Later there was a small jet going to Manila.  It’s one of the ones that only takes 6 passengers and there is a weight limit of 30 lbs of luggage per person.  We signed up and waited.  While we waited, we were digging through our luggage trying to figure out how to get from 93 lbs down to 60 lbs of luggage.  We were ready to leave and even prepared to leave some of the contents of our luggage there if necessary.  It turns out, three times, that it was not necessary to leave anything.

First Margarita said that she would take the stuff for us and put in in her extra suitcase.  She would bring it to Guam with her and when we sent her the money, she would send it all to us via balikbayan.  We were ready to do that.

Don't Leave Your Baggage Unattended

When they did the roll call for the flight, the full 6 seats were available, but only 4 of us were signed up for the flight.  Us and 2 older gentlemen, also flying Category VI.  I started thinking, again, and the second time came up.  I talked to the passenger terminal NCOIC (Non-Commissioned Officer In Charge) and asked him if we could have the extra 33 lbs of luggage since there were still actually 2 empty seats?  The 33 lbs is far less than having 2 more passengers plus their 60 lbs of luggage.  The went ahead and processed all our luggage through.

So were in the waiting area waiting to board a flight that is not even on the ground yet, when someone comes in and said that they made a mistake.  The incoming flight is NOT going to Manila today, but tomorrow.  I’m thinking to myself, “You have got to be kidding”.  He was not, but …..

I’ll tell you next post.

Salamat, Y’all

Interesting Knowledge:  In 1946, Marion Donovan was surprised when her prototype for disposable paper diapers was met with ridicule. She journeyed to all the major U.S. paper companies, and was laughed at for proposing such an “unnecessary and impractical” item to replace cotton diapers. After nearly 10 years of pitching her revolutionary idea, Victor Mills had the foresight to capitalize on it, and he became the creator of Pampers.

August 21

Sunday 21, 2005:

Pope Benedict XVI concludes World Youth Day with a mass. Over 800,000 people attended the closing liturgy.

Saturday 21, 2004:

A grenade attack on Bangladesh Awamee League, the bigest political party in Bangladesh kills 22 and injures more than a thousand, including party president Sheikh Hasina.

Wednesday 21, 2002:

Jean Chrétien, Prime Minister of Canada, announces that he will not seek re-election and would resign within eighteen months.

Tuesday 21, 2001:

The Red Cross announces that a famine is striking Tajikistan, and calls for international financial aid for Tajikistan and Uzbekistan.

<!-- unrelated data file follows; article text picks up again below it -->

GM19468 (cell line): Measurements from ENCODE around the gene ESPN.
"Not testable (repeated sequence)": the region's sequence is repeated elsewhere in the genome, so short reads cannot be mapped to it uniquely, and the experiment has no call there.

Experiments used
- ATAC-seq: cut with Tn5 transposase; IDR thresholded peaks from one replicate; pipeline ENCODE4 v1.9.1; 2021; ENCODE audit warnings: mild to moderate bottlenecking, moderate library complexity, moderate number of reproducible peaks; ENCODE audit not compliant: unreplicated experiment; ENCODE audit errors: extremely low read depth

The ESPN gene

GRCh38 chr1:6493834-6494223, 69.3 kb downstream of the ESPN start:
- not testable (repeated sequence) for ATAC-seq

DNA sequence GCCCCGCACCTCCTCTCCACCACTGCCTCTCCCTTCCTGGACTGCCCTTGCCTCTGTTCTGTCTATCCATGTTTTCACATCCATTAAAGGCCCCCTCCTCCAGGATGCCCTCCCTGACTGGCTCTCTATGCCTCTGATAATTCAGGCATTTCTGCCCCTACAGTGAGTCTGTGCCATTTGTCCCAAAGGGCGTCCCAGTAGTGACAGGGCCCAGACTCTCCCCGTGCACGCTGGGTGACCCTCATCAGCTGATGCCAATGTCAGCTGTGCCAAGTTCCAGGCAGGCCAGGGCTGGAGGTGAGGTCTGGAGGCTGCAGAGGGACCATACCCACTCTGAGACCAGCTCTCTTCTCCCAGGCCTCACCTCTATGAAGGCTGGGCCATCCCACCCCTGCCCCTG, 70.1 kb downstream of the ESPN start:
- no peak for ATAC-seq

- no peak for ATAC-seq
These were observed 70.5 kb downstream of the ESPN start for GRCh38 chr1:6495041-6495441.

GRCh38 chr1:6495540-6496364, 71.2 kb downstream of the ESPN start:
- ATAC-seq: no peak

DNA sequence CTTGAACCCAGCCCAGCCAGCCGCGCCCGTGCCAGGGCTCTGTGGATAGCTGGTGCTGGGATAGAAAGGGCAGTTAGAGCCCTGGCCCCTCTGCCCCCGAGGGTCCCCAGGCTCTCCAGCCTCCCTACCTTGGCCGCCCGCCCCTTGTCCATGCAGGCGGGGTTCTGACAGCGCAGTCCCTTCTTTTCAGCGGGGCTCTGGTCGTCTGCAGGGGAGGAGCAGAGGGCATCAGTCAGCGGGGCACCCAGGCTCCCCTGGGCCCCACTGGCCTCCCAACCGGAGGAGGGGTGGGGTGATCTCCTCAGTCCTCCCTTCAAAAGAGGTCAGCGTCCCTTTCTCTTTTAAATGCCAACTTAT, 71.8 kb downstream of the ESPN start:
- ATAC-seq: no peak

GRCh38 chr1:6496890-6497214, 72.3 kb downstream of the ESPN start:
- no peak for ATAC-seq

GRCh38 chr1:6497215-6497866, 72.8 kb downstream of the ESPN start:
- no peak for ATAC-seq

Friday 21, 1998:

The United States destroys a pharmaceutical plant (erroneously believed to be a chemical weapons plant) in Sudan.

Thursday 21, 1997:

The British Rock Group Oasis release album, Be Here Now.

Saturday 21, 1993:

NASA loses contact with the Mars Observer spacecraft.

Wednesday 21, 1991:

Coup attempt against Mikhail Gorbachev collapses.

Friday 21, 1987:

Hard rock band Guns ‘N Roses release their classic debut Appetite for Destruction.

Thursday 21, 1986:

Toxic gas erupts from volcanic Lake Nyos in Cameroon, killing over 1700 people.

Saturday 21, 1976:

Operation Paul Bunyan at Panmunjeom, Korea

Saturday 21, 1971:

Black Panther George Jackson is shot and killed in the prison yard at California’s San Quentin prison.

Wednesday 21, 1968:

Soviet Union-dominated Warsaw Pact troops invade Czechoslovakia.

Friday 21, 1959:

President Eisenhower signs an executive order proclaiming Hawaii the 50th state of the union.

Monday 21, 1944:

Dumbarton Oaks Conference, prelude to the United Nations, begins.

Monday 21, 1911:

The Mona Lisa was stolen by a Louvre employee.

Tuesday 21, 1888:

The first successful adding machine in the United States was patented by William Seward Burroughs.

Thursday 21, 1879:

The Virgin Mary, along with St. Joseph and St. John the Evangelist reportedly appear to the people of Knock, County Mayo, Ireland.

Wednesday 21, 1878:

The American Bar Association is founded

Friday 21, 1863:

Lawrence, Kansas is destroyed by Confederate guerillas Quantrill’s Raiders in the Lawrence Massacre.

Thursday 21, 1862:

The Vienna Stadtpark opens its gates.

Saturday 21, 1858:

The Lincoln-Douglas debates begin

Thursday 21, 1856:

America’s first consul to Japan, Townsend Harris, arrives in Shimoda. (Traditional Japanese date: July 21, 1856)

Saturday 21, 1852:

Tlingit Indians destroy Fort Selkirk, Yukon Territory

Sunday 21, 1842:

The city of Hobart, Tasmania, is founded.

Saturday 21, 1841:

The venetian blind is first patented in the United States by John Hampson.

Sunday 21, 1831:

Nat Turner leads slave revolt in Southampton County, Virginia

Friday 21, 1772:

King Gustav III completes his coup d’etat by adopting a new Constitution, ending half a century of parliamentary rule in Sweden and installing him as an enlightened despot.

Tuesday 21, 1770:

James Cook formally claims eastern Australia for Great Britain, naming it New South Wales.

Wednesday 21, 1680:

Pueblo Indians capture Santa Fe from Spanish during the Pueblo Revolt

Friday 21, 1192:

Minamoto Yoritomo becomes Seii Tai Sh?gun and the de facto ruler of Japan. (Traditional Japanese date: July 12, 1192)